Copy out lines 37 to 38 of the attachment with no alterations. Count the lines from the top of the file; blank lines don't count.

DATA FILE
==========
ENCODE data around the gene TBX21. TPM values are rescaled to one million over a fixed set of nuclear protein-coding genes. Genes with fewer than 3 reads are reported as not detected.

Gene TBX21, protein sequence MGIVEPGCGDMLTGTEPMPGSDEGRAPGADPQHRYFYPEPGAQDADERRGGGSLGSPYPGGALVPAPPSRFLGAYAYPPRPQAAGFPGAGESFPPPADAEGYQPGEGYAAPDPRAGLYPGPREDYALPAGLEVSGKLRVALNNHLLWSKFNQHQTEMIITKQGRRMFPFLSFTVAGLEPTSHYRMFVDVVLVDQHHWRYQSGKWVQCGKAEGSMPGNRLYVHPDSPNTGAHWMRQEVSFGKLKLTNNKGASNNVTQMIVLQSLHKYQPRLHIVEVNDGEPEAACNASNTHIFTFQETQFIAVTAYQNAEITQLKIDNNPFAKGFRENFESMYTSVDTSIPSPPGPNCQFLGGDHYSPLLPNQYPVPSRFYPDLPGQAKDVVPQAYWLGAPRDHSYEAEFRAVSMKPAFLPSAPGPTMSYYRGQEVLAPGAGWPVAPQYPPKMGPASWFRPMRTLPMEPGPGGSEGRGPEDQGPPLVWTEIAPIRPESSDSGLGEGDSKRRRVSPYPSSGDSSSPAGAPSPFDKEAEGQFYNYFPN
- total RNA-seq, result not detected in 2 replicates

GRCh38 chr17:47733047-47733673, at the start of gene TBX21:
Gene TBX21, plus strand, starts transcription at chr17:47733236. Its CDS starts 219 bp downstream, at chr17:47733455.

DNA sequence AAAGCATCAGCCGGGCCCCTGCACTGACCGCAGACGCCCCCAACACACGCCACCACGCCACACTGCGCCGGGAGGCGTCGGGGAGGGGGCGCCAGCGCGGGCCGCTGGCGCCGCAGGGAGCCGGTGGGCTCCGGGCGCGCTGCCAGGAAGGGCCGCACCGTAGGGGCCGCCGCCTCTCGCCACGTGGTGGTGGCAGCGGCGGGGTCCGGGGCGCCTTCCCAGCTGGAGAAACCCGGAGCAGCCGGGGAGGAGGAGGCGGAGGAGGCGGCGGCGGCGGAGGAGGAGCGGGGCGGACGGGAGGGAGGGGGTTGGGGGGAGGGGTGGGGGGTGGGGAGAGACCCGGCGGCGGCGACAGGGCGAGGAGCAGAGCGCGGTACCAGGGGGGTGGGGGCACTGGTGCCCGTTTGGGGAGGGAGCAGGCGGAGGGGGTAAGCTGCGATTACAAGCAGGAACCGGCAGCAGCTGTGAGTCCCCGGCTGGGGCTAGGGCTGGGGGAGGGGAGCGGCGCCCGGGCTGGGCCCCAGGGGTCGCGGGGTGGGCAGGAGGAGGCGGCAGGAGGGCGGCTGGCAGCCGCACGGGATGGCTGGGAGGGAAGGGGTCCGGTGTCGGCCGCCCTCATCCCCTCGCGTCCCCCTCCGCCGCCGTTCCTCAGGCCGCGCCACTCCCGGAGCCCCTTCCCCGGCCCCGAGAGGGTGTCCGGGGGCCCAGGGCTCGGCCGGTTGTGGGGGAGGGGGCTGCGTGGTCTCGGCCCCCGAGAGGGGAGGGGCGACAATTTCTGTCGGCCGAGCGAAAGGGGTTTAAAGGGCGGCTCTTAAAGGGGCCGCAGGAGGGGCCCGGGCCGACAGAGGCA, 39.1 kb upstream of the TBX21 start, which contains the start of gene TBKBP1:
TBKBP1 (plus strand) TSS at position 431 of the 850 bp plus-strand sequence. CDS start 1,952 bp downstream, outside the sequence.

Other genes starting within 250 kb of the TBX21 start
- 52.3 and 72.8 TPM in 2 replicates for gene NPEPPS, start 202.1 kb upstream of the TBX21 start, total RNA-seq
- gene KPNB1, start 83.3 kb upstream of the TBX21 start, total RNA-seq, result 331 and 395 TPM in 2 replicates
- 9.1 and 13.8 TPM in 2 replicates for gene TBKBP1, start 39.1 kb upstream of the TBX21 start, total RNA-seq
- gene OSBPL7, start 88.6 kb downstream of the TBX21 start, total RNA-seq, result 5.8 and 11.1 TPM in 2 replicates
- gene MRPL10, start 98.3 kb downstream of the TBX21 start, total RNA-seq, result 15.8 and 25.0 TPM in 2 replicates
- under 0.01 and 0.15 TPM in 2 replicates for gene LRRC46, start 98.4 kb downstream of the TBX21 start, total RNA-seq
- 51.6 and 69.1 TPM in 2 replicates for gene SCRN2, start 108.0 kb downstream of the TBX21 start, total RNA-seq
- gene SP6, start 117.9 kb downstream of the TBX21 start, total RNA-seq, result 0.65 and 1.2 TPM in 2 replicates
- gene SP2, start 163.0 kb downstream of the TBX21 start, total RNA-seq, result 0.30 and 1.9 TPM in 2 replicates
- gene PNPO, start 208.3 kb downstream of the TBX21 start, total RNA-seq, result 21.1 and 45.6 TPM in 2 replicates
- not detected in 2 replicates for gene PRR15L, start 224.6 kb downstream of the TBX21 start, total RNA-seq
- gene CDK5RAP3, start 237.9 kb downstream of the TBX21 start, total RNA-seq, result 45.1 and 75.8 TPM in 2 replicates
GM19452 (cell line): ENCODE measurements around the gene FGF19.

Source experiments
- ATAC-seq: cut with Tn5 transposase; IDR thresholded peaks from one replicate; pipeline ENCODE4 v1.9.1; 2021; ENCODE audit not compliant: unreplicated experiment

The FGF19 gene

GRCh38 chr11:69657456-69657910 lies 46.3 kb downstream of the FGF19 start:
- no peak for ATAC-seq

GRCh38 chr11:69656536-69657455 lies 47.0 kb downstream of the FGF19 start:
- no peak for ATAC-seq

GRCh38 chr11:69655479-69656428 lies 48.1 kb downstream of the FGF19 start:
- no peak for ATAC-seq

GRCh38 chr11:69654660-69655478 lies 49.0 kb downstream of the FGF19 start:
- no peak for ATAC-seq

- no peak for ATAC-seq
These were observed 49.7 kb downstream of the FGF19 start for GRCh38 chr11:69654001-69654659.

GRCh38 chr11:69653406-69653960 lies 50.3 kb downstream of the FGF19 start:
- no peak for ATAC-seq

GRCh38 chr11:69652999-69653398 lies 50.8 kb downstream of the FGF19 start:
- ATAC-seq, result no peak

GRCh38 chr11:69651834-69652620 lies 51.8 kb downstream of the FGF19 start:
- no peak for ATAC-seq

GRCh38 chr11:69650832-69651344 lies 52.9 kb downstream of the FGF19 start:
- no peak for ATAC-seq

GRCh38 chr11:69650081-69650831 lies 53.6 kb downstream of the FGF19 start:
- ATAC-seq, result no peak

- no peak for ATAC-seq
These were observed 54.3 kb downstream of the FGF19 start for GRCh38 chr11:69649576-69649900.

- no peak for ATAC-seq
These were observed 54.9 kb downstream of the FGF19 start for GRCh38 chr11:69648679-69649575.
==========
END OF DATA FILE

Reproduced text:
GRCh38 chr11:69652999-69653398 lies 50.8 kb downstream of the FGF19 start:
- ATAC-seq, result no peak